Often, the first step in the recovery process is detox, which is what clinics use to get the drug or alcohol out of your system. Detox can last a few days to a couple of weeks, depending on how severe your situation is. Getting the addiction out is one thing, going back to your life is another. People, like you, often ask us what happens after going to detox?
The answer is somewhat simple. You would need to attend some type of recovery program to take rehab to the next step. What type you attend depends on your own unique addiction. The main types include inpatient and outpatient programs, and aftercare. Here we’ll briefly look at each one to see which one might work better for you.
Attending Inpatient Rehab After Detox
Once you have a handle on drug or alcohol withdrawals, then it’s time to tackle the addiction. For severe addictions, they recommend an inpatient program. This way the center’s experts can monitor how the recovery is going, and they can interfere if things are getting worse. They conduct all counseling and group sessions at the clinic a certain number of times a week, and you’re responsible for attending the ones prescribed for your situation. During your off times, you are free to relax and do what you want, minus addiction-related things. You must stay at the clinic, however, unless special arrangements have been made by the staff.
Inpatient programs can last anywhere from one to six months, depending on what each person needs. They provide 24-hour medical support for all residents, especially those with other medical and mental issues. If prescriptions are needed, experts can oversee the administration of them, to ensure the client’s health remains safe. Costs are typically high, but many insurance plans cover a good portion of the treatment. Also, counseling sessions are intense while you work through the issues that caused the addiction in the first place.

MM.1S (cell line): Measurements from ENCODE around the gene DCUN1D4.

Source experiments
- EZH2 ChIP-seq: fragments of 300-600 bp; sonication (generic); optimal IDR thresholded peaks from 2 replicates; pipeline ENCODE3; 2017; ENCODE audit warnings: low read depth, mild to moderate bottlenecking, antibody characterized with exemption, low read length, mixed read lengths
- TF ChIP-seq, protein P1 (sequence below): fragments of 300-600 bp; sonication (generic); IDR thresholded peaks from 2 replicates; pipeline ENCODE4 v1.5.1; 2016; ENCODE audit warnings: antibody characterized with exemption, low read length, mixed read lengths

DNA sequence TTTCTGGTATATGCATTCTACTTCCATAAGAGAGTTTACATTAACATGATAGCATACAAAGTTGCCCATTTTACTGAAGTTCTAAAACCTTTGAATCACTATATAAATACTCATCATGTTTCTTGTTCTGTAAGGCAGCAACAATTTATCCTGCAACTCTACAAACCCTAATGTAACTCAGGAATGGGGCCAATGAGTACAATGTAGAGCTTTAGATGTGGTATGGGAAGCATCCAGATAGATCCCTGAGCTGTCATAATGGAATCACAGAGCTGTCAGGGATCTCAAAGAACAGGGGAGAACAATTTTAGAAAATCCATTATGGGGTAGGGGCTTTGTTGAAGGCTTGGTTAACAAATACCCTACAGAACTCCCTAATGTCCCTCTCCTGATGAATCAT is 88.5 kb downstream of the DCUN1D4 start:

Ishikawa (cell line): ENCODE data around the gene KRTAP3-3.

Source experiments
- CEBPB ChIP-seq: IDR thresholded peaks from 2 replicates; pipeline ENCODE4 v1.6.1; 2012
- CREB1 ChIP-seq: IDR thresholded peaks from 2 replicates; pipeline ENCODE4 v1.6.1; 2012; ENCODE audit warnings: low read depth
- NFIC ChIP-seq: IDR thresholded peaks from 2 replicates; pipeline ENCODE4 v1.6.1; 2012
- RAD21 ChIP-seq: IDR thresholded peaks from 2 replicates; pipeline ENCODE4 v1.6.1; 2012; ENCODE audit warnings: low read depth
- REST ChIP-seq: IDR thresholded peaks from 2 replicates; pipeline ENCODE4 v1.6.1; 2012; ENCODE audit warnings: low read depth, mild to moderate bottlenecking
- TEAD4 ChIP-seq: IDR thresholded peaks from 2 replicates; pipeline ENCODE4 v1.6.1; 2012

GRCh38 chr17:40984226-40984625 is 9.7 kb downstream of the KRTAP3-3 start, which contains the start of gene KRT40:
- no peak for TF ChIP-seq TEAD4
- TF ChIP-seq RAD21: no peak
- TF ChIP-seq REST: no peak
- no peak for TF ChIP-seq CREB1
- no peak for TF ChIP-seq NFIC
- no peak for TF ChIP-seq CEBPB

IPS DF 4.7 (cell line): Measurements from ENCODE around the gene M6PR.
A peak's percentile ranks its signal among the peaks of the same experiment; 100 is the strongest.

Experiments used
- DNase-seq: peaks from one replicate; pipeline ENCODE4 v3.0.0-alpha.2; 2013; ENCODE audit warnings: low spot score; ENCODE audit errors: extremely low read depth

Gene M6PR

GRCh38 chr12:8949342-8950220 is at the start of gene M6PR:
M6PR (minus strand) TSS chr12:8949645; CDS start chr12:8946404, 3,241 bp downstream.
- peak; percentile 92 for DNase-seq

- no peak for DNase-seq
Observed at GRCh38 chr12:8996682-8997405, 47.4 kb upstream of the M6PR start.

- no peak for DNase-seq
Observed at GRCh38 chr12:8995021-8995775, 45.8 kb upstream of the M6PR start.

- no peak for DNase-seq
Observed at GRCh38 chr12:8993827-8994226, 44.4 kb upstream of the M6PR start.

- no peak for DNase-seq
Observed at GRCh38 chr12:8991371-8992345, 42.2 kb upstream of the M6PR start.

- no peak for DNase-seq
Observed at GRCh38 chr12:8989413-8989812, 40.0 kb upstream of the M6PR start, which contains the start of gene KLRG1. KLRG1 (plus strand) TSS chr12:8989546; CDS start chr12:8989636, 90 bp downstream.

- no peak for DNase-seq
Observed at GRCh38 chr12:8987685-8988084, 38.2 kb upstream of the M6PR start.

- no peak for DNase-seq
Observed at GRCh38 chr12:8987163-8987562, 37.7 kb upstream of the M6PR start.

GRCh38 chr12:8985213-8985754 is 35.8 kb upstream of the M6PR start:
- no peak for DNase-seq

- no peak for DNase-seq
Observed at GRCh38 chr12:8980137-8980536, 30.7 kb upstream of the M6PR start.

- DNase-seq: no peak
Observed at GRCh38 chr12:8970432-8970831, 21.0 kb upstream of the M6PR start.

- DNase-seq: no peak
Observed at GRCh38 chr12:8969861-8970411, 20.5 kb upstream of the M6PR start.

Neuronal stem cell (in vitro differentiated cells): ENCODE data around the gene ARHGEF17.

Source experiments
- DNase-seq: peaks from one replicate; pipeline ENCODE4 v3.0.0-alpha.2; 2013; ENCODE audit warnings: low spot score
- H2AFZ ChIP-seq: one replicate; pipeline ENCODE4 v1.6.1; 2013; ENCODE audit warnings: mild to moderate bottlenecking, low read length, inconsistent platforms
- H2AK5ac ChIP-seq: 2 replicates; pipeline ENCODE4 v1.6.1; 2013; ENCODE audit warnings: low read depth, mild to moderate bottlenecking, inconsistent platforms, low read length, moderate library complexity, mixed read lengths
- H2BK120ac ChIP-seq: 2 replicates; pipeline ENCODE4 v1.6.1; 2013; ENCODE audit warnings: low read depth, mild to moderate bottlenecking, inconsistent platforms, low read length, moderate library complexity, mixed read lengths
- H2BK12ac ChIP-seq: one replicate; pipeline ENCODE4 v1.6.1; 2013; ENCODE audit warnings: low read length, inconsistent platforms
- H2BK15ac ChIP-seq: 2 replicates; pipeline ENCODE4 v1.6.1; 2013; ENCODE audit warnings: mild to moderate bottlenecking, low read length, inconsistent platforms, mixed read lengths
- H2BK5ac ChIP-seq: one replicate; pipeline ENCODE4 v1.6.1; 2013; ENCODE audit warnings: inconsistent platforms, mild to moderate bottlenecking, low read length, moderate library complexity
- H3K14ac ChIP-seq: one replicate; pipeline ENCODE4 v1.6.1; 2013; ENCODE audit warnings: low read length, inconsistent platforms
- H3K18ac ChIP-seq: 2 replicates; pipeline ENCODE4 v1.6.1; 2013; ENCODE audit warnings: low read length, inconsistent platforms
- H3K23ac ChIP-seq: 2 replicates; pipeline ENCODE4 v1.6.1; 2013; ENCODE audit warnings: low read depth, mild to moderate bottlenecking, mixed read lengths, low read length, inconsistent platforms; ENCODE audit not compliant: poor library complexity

Attending Outpatient Rehab After Detox
If inpatient rehab isn’t needed, or if you need to remain working while you go through treatment, then they’ll prescribe an outpatient program. This is where you attend a certain number of counseling sessions and group meetings a week while staying at home and going to work. All the appointments get scheduled around what you have going on in your daily life. If you need to work, or have other responsibilities, you can attend your meetings before or after them, depending on what your work times are.